100 Nano-Stories: Debunking DMBZ & PPDA!
Episode #23: Explaining Polyimide Chemicals!
All right, readers! We have now broken down the fundamentals of what exactly is polyimide! Now we can move on to breaking down some of the chemicals used in polyimides!
But wait, Carlos! I don’t understand what you are talking about, so can you please describe the meaning of all this?
100 Nano-Stories: But What Exactly Is Polyimide?
Episode #22: The Science & Technical Terms Explained!
In the previous article of mine, I talked about the chemical structure of polyimide, breaking each section of the chemistry, and what it means to have the polyimide in our aerogel in the first place! But it never hurts to check it out and grasp the content before reading this one! 😊
But enough writing, let’s jump into the world of chemicals, and see what we can break down & simplify! Or as Dr. Nefario would say. . .
Chemistry Lines & Symbols → 👨🏽🔬
If you noticed carefully in my last post, some lines went across the basic chemical structure of polyimide.
So what do the dotted lines mean, Carlos? Also, what do the straight lines in the chemical structure mean?
Well, the straight lines in a chemical bond mean that the bond between two atoms is in the drawing plane of the diagram.
The dotted line means an intramolecular bond/hydrogen bond. What this means is that there is an attractive force between molecules, so there is a distance between the two molecules.
In a straight line, the bonds are directly connected because of the sharing of electrons. But in an intramolecular bond, it’s because of polar groups. Similar to the polar groups that lie on the surface of the hydrophilic silica aerogel, there are poles (north & south) in the molecule, which allow for these intramolecular bonds to happen in the first place.
Woah, that’s crazy! Thanks for clearing that up, Carlos!
No problem! Now, the last thing before we continue with the actual polyimide aerogels is in the name of the chemicals themselves! Remember our good friends “2,2ʹ-dimethylbenzidine (DMBZ)” and “p-phenylenediamine (PPDA)”? Do you know what the apostrophe in “DMBZ” means?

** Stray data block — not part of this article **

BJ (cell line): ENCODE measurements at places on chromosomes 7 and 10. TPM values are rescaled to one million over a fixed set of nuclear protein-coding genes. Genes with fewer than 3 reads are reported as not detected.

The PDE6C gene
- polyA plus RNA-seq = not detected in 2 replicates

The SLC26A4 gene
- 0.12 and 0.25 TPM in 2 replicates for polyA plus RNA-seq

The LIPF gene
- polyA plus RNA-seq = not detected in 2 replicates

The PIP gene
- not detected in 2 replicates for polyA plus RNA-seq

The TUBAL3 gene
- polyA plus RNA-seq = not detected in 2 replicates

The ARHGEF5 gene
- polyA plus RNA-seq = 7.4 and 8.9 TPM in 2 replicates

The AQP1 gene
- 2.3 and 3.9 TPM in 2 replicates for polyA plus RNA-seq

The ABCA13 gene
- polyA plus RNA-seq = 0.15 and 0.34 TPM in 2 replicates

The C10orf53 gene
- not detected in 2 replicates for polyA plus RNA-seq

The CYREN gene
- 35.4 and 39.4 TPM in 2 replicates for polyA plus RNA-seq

The apostrophe in 2,2ʹ-dimethylbenzidine (DMBZ) specifically, means that we have benzidine with a dimethyl group on the second atom of the second carbon ring of our molecular structure! 1 of (’) means that this has a secondary structure, so this is why we end up with 2,2ʹ-dimethylbenzidine (DMBZ)!
Closing Thoughts → 💭
Okay, Carlos! Thank you for the explanation! So does this conclude our lesson of organic chemistry to proceed with the actual polyimide aerogels?
Yes, reader! Tomorrow, we will continue with actually describing the process of supercritical drying & the remaining chemicals of polyimide aerogels! But on the bright side, now you know a bit more to kick a** in your chemistry class! 😉
Vocabulary → 📓
Organic Compounds → 1 or more carbon atoms are connected with other elements, mostly either hydrogen, oxygen, or nitrogen.
Intramolecular Bond/Hydrogen Bond → There is an attractive force between molecules, so there is a distance between the two molecules.
Polymer Aerogel → A material made up of monomers or macromolecules as the network of the aerogel.
Polyimides → A type of plastic with high-performing mechanical properties such as resistance to high-temperature and corrosion (determination of a metal over a period of time).
Bonus Resources → 💻
Previous “100 Nano-Stories” → 🔖
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